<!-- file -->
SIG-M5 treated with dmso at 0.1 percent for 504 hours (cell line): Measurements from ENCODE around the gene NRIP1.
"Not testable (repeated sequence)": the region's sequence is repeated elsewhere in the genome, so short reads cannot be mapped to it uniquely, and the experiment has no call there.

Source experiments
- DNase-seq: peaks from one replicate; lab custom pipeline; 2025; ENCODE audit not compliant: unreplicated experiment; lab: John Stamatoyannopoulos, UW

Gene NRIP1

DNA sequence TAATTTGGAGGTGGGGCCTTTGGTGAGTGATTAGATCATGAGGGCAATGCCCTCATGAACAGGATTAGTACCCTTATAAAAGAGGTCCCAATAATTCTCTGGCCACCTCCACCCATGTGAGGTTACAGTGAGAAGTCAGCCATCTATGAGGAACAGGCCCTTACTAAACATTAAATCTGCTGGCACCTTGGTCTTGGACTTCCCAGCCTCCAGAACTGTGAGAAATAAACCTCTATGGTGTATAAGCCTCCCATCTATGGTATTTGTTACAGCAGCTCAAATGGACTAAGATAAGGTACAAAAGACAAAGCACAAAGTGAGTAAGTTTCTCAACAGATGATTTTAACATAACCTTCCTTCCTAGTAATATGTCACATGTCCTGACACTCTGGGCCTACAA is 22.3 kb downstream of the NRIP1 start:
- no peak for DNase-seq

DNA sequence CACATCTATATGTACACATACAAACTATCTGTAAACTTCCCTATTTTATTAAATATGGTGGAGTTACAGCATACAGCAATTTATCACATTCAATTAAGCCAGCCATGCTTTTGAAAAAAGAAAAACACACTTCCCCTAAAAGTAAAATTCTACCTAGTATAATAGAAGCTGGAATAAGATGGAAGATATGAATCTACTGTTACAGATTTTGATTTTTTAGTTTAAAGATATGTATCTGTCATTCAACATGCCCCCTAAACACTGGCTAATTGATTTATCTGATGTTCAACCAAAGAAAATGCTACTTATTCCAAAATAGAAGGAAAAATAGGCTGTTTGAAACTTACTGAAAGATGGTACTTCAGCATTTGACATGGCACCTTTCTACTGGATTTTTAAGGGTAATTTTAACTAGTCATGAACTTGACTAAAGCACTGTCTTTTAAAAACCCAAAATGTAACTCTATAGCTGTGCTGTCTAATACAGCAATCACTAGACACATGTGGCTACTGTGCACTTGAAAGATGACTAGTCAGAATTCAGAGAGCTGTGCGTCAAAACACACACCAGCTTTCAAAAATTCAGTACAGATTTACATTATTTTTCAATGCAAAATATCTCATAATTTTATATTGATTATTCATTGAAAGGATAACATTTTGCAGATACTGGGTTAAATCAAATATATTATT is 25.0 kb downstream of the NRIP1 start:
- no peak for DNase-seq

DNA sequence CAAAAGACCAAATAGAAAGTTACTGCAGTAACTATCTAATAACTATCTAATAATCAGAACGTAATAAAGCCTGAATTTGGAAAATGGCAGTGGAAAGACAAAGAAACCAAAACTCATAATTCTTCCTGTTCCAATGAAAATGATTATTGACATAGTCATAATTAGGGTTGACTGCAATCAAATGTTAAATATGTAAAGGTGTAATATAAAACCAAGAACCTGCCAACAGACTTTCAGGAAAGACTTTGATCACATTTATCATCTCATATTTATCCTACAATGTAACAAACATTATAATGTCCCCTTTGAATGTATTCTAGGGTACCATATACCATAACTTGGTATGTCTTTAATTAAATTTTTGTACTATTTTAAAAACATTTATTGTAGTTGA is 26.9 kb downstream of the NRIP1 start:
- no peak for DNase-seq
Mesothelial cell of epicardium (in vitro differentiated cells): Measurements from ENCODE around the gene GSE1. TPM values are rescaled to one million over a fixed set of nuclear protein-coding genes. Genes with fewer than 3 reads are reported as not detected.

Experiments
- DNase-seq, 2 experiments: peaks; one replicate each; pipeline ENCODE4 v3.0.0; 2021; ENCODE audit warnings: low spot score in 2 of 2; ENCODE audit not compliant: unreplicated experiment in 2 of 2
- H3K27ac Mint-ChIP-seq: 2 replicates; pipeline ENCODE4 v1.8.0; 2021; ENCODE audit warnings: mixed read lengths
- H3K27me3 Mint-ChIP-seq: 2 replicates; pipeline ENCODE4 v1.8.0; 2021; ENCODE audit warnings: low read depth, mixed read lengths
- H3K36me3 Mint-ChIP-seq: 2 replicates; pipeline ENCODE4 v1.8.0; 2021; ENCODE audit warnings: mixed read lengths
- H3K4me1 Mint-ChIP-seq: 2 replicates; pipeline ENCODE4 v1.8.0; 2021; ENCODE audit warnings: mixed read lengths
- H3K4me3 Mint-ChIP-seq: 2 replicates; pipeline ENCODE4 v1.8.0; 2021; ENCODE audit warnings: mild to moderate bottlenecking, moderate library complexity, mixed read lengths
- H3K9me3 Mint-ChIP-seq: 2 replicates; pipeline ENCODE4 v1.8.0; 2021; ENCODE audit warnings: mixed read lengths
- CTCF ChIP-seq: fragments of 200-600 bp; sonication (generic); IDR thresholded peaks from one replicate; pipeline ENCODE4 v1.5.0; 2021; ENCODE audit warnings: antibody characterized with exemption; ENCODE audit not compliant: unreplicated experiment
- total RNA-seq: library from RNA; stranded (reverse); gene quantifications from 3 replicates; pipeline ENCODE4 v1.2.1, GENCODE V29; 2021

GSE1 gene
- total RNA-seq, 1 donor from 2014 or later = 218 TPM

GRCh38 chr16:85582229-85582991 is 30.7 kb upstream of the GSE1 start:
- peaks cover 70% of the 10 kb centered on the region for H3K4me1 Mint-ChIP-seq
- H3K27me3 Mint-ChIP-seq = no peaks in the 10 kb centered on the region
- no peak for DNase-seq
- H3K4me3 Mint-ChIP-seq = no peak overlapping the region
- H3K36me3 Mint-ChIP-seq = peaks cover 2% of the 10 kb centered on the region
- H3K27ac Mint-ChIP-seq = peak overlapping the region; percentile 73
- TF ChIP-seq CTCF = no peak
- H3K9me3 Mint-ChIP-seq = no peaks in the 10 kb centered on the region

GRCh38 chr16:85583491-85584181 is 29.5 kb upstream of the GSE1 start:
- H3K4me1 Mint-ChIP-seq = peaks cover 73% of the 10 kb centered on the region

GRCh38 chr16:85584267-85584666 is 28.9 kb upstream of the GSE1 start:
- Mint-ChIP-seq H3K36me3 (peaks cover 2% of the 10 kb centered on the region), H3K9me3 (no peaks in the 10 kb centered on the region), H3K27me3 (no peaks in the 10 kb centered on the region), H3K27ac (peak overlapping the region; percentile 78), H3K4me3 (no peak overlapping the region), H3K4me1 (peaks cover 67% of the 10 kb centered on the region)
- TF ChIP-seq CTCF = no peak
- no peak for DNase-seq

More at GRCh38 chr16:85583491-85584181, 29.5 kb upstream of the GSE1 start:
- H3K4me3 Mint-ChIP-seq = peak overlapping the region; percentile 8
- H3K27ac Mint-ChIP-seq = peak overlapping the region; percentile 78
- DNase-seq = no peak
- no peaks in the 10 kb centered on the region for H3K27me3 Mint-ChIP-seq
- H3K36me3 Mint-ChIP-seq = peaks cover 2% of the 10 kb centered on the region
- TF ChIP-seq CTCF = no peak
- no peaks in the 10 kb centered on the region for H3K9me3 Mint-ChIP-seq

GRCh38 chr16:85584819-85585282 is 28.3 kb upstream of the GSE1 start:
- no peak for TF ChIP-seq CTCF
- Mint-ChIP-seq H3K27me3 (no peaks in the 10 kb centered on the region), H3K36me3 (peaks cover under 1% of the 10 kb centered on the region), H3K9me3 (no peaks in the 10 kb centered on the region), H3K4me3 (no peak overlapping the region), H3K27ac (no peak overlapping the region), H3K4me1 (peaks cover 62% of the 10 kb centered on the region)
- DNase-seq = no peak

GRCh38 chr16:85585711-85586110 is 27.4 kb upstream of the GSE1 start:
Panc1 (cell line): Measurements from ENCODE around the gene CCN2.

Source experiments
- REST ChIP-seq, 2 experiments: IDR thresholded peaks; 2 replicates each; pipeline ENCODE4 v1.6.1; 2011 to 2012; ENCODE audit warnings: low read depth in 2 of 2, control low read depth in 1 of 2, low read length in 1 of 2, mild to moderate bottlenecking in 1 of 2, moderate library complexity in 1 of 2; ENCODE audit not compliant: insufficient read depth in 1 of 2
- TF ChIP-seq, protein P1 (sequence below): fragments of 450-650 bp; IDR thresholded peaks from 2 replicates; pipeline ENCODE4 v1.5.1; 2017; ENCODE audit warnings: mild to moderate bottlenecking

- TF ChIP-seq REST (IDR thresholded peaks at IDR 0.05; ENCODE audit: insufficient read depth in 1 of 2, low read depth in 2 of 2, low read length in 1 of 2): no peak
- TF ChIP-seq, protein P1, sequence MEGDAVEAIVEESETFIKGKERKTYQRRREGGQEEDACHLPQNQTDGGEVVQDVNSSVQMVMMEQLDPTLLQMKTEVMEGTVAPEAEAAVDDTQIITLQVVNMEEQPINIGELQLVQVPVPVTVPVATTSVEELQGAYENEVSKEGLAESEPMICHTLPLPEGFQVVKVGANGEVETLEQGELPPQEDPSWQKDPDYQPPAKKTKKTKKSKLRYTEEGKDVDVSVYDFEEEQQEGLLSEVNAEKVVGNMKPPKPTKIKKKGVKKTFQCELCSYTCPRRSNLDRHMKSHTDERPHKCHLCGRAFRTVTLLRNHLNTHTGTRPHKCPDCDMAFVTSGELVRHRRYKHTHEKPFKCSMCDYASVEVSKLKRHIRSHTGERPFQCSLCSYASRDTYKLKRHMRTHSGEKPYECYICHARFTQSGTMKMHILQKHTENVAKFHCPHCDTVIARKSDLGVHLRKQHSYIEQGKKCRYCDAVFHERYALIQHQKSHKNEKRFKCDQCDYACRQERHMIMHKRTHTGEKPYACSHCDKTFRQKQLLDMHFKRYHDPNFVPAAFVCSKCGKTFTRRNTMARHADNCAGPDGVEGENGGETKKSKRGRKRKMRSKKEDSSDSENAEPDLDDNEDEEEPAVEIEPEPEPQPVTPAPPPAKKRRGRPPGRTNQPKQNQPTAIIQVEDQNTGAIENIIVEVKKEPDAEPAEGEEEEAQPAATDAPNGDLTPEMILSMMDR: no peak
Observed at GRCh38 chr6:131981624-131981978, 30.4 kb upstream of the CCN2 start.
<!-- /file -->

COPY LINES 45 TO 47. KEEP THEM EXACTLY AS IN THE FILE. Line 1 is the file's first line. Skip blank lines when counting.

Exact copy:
- H3K36me3 Mint-ChIP-seq = peaks cover 2% of the 10 kb centered on the region
- TF ChIP-seq CTCF = no peak
- no peaks in the 10 kb centered on the region for H3K9me3 Mint-ChIP-seq